Real estate agents learn selling points of local schools

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“How are the local schools” is a common question that most real estate agents receive from prospective home buyers. To help answer that question, Edmonds School District officials met with local real estate representatives this week.

“This was just an opportunity to reach out and share a little bit more about the district,” Superintendent Kristine McDuffy told those gathered for the Oct. 3 lunch-time meeting. “We know you must get bombarded with questions from families shopping for school districts.”

Because Edmonds is the largest district in the state’s northwest region, McDuffy said, having a comprehensive understanding of the 34-school district can help real estate agents ensure that the schools will meet the needs of families looking for a home.

Kimberlee Armstrong, the district’s executive director of equity and public relations, spoke about her personal experience while working as a principal in the Northshore School District.

“I remember the families that I served in my school would say they chose to buy so their kids could go to Northshore schools,” she said. “Parents are choosing homes for the most part where they want their kids to attend school.”

Armstrong said the pending Lynnwood Link light rail extension and the addition of commercial flights at Everett’s Paine Field both could lead to an increase in residents.

“The City of Lynnwood is expecting a tremendous amount of growth,” she said.

Some agents expressed concern about showing bias or favoring one school district over another. Armstrong referred them to the Office of the Superintendent of Public Instruction for lists of graduation rates and demographic data for all school districts, which they can present to potential clients.

Some of those attending Wednesday said the meeting was beneficial for realtors who had not considered making the school district a major talking point when holding an open house.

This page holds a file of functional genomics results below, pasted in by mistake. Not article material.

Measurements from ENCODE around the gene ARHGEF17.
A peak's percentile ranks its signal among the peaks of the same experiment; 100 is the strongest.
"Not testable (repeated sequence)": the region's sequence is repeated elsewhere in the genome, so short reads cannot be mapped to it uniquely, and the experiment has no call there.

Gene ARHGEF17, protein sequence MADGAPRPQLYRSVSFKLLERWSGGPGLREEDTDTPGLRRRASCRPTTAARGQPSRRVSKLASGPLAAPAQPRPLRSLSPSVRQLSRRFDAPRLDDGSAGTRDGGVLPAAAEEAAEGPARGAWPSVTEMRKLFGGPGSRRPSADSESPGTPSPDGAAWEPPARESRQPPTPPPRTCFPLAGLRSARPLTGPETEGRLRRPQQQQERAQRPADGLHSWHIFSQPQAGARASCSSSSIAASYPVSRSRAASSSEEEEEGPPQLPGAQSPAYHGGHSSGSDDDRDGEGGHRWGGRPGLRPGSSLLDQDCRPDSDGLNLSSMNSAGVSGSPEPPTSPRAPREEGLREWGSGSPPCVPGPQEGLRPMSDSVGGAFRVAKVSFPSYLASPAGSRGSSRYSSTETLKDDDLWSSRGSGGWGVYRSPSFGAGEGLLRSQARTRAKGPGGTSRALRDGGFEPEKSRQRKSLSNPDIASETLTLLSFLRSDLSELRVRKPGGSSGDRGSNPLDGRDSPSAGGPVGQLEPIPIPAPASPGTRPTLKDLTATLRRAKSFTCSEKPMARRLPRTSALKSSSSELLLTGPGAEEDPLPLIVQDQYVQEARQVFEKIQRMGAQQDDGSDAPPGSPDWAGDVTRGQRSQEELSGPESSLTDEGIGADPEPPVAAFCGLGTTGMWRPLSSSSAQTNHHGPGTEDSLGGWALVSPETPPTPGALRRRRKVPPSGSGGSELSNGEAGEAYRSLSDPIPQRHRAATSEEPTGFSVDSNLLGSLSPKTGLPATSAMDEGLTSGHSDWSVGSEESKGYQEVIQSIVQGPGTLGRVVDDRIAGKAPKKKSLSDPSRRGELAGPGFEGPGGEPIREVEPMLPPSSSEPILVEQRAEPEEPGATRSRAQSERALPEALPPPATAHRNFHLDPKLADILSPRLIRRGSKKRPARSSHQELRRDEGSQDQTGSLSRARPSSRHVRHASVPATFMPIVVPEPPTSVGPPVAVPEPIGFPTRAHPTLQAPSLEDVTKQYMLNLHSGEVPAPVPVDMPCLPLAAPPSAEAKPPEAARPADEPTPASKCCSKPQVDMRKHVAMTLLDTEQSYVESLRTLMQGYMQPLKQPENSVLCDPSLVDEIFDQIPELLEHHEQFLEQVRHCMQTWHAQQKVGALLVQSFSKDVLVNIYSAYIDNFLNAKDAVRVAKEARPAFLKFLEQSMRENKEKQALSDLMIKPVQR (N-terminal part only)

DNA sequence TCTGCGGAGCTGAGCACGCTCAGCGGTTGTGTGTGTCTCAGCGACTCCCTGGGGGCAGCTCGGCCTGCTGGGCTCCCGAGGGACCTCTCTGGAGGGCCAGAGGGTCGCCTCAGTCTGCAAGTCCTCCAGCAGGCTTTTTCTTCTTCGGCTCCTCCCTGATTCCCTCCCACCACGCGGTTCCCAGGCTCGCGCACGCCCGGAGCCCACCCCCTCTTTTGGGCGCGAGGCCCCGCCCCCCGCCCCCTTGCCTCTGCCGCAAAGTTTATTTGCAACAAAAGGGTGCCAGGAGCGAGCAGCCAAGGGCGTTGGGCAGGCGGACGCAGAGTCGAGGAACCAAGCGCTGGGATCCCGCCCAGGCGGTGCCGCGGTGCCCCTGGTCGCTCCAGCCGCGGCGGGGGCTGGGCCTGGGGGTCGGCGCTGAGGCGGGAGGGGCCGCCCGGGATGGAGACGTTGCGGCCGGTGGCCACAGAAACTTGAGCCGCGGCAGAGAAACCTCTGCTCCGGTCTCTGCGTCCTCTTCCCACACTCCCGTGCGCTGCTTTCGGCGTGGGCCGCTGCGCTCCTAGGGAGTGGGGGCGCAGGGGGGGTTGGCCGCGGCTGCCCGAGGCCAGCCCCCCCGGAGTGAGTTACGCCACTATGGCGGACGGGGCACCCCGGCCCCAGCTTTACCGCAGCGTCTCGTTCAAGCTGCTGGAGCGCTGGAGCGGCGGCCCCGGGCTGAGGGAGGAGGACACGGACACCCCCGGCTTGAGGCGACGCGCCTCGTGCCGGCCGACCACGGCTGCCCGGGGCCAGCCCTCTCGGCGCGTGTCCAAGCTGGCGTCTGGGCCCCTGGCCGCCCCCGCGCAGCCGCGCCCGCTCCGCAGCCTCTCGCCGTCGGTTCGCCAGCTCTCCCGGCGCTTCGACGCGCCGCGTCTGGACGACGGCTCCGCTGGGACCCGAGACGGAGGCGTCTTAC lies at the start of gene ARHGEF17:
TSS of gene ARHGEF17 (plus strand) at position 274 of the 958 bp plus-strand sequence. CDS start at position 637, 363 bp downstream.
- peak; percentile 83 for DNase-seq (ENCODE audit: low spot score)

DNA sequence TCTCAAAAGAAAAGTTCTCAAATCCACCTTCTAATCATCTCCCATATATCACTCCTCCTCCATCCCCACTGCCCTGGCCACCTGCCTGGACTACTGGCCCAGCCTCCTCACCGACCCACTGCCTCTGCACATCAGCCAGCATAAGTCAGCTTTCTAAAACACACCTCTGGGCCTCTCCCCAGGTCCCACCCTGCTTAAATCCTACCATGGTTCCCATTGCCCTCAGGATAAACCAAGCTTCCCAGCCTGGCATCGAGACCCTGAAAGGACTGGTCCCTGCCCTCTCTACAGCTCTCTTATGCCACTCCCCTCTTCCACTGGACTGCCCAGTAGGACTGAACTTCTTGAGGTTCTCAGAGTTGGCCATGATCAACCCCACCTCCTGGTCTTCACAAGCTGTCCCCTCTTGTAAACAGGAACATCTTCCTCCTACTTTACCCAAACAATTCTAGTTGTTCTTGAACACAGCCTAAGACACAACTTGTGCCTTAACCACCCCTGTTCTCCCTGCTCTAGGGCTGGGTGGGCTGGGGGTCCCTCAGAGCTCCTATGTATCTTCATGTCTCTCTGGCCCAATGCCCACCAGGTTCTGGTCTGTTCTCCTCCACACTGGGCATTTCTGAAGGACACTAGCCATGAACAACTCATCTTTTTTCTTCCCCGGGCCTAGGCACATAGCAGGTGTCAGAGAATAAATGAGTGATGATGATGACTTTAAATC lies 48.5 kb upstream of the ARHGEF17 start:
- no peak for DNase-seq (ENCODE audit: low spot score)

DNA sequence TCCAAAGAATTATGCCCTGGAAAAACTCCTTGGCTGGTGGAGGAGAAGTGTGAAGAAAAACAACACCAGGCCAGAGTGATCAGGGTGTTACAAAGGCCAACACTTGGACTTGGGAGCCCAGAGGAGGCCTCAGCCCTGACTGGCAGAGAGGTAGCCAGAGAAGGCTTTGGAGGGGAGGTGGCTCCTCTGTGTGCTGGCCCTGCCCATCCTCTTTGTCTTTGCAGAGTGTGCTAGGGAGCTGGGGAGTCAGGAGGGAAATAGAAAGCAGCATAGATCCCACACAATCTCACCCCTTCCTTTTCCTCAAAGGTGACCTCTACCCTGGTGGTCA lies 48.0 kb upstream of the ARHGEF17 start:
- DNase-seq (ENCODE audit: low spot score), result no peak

Marilyn Irwyn, of Windermere Real Estate in Edmonds, was an educator in the Edmonds School District for 33 years before becoming a real estate agent. “As a realtor, I seldom mention the school district,” she said. “It is something we should be talking about.”

— Story and photos by Cody Sexton

3 Replies to “Real estate agents learn selling points of local schools”

  1. I would have liked this story to cover what Superintendent Duffy actually told the realtors about the school district. Most of us already know about the light rail and the Paine Field commercial flights, but I’m sure Duffy had more to say. It’s nice that the realtors know this information. I count on this paper to share the same information with the rest of us.

    Ignored

    1. Thanks for the feedback, Linda. It was indeed a brief overview and I agree more information would have been helpful. We’ll work to do better next time.

      Ignored

  2. School Choice Vouchers would break the weird relationship realty has with education. It’s nearly as bizarre as the relationship NCAA sports has with municipal grants to build stadiums to feature unpaid athletes under the auspice of post-secondary education. We need a new way to pay for schools, as the school district scheme doesn’t work. This scheme has not increased access for minority communities and has just become an additional vehicle for property value gambling. Schools need to compete based on the quality and efficiency of education, not on the ability of households to pay higher taxes and levies.

    Stossel:
    https://www.youtube.com/watch?v=QS2AcuhFdhQ

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